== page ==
The new Minneapolis mayor and City Council members will receive a $10,000 raise after a last-minute resolution passed without discussion at the final council meeting of the year.
The council approved the one-time pay hike Dec. 15, bringing their salaries up to $98,695. Mayor-elect Jacob Frey, who voted as a council member, will make $126,528.
Council President Barb Johnson, who lost her bid for re-election in November, introduced the resolution, and the council approved it unanimously. In addition to the raise, the resolution provides the mayor and council members with salary increases each year for the remainder of their four-year terms.
The $140,000 to pay for the raises was not included in the $1.4 billion 2018 budget, which the council adopted with a 13-0 vote Dec. 6. As part of the Dec. 15 resolution, the council voted to pull money from seven city departments to fund the pay increase.
In a statement Friday, city spokeswoman Sarah McKenzie said that the city is not anticipating those cuts will negatively impact current services.
"The increase to elected official salaries constitutes less than one one-hundredth of one percent of the city's 2018 budget," the statement said. "Each of the affected departments also saw increases for new initiatives in the 2018 Council-adopted budget that were above and beyond current service levels."
The resolution did not go through any council committees.
Johnson added it to the agenda at the beginning of the meeting, along with an amendment to the city's 2018 legislative agenda and a resolution honoring Frey for his time on the council.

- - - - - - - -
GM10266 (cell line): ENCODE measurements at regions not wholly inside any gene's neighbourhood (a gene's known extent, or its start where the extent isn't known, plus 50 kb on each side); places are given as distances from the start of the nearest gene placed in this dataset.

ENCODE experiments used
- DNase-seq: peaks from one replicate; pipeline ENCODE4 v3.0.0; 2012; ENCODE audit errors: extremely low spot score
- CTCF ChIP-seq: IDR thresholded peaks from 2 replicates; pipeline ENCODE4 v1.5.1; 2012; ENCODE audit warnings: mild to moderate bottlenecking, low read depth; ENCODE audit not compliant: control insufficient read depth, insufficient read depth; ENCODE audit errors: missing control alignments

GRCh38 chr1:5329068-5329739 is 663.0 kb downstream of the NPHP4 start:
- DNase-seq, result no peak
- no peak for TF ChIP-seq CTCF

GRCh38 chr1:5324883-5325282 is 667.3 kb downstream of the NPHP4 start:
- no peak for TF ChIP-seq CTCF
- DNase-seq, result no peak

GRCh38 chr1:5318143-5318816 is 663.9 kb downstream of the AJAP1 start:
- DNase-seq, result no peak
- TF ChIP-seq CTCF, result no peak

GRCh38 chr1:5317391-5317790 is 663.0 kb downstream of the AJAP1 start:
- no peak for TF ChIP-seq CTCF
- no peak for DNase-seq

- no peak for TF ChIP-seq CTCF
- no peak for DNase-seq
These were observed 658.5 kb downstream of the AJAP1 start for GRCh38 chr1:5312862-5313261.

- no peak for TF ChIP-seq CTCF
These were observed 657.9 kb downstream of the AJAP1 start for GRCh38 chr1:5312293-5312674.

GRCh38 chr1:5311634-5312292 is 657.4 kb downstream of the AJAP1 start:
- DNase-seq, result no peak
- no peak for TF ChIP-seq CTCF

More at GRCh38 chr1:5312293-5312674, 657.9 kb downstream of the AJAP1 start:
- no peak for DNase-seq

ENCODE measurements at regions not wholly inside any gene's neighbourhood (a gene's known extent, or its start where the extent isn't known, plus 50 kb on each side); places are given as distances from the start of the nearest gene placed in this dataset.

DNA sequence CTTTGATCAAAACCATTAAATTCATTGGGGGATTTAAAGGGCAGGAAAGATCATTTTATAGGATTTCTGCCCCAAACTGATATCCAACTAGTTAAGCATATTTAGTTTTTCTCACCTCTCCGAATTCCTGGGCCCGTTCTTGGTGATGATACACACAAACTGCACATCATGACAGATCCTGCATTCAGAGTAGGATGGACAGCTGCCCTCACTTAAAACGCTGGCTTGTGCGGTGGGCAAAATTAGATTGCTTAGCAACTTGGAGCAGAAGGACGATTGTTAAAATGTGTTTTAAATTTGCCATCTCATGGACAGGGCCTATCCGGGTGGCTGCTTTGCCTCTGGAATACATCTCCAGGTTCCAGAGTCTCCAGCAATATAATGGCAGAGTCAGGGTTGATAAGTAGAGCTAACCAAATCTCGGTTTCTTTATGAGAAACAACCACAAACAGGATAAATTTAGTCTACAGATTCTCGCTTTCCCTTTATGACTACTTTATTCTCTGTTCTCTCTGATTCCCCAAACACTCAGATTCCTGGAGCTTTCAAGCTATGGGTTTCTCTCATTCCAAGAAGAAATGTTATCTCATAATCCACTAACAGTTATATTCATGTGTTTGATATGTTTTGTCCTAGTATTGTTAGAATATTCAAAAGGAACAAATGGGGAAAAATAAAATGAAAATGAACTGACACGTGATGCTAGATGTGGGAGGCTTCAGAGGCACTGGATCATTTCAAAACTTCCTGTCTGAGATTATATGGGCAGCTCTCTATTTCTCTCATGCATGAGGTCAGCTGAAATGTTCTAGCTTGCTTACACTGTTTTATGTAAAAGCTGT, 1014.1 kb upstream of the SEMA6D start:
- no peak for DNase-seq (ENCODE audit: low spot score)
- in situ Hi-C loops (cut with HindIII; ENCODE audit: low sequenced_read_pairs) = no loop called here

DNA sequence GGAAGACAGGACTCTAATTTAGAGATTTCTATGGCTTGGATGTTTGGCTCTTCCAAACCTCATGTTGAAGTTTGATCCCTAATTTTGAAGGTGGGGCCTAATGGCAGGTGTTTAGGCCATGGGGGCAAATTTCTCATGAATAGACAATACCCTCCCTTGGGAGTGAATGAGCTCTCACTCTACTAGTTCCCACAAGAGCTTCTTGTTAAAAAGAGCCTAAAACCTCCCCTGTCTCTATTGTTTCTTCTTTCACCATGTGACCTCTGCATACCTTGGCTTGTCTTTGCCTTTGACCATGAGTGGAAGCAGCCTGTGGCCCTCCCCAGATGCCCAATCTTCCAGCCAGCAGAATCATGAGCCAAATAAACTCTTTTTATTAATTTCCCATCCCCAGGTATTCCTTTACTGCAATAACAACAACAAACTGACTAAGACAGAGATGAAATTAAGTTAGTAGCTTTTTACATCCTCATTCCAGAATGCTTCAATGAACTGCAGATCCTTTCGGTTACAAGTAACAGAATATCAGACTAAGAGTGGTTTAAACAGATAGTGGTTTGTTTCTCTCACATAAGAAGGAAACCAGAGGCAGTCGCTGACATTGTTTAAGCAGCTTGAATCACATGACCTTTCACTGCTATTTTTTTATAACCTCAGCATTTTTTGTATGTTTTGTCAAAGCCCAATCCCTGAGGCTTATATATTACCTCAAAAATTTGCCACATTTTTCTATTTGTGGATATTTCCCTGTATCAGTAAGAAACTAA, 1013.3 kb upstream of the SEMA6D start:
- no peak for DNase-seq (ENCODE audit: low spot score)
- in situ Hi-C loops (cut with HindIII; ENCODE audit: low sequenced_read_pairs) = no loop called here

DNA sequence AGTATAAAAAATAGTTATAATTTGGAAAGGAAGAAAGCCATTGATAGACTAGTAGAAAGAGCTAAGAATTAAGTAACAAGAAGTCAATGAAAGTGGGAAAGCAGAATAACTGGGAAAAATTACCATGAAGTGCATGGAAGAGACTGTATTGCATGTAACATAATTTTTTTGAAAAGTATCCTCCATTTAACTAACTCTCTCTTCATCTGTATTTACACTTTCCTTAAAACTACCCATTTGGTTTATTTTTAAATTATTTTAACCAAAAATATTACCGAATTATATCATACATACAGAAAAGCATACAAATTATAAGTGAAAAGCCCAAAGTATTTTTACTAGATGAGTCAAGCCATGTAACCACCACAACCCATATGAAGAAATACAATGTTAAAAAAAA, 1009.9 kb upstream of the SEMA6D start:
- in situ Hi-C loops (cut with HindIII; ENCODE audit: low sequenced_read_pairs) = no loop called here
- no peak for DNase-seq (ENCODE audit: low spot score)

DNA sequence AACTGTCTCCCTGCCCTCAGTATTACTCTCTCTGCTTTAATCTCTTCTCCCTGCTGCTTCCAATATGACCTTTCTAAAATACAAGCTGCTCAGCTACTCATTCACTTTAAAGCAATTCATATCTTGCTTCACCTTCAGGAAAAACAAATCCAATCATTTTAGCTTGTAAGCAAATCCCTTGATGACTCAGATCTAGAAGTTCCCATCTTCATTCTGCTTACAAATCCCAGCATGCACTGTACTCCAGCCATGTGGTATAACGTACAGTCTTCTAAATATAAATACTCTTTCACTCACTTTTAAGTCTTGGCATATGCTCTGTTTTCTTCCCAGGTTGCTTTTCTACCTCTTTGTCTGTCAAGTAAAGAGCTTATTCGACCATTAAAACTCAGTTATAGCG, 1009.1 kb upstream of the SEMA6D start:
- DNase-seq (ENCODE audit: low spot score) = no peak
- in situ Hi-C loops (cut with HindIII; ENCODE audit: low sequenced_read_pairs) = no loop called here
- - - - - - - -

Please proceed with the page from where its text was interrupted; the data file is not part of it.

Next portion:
Joe Radinovich, Frey's campaign manager and incoming chief of staff, said in a prepared statement that the council's "unanimous vote brings our city's public officials' compensation to a level consistent with those of surrounding jurisdictions and those of similar sizes."
Johnson did not respond to a request for a comment.
State statute allows council members to decide their salaries and the mayor's salary before their terms begin. In 2009 and 2013, the council approved pay increases tied to inflation, McKenzie said.
But during the past 15 years — the period for which city data are available — the council has never approved a salary increase of this size.
Still, there are higher-paid employees at City Hall. The police chief, city attorney, public works director, city coordinator and other department heads have salaries tens of thousands of dollars higher than the mayor and council members.
Earlier this month, the state gave the city permission to lift employee salary caps that keep municipal employee pay at 110 percent of the governor's $127,629 salary. As a result, some Minneapolis employees could make as much as $200,000 a year.
Several council members, including Johnson, will not return in 2018 to benefit from the salary bump. Three council members — Johnson, John Quincy and Blong Yang — were unseated in the Nov. 7 election. Council Vice President Elizabeth Glidden did not seek re-election, and Frey left his council seat to run for mayor.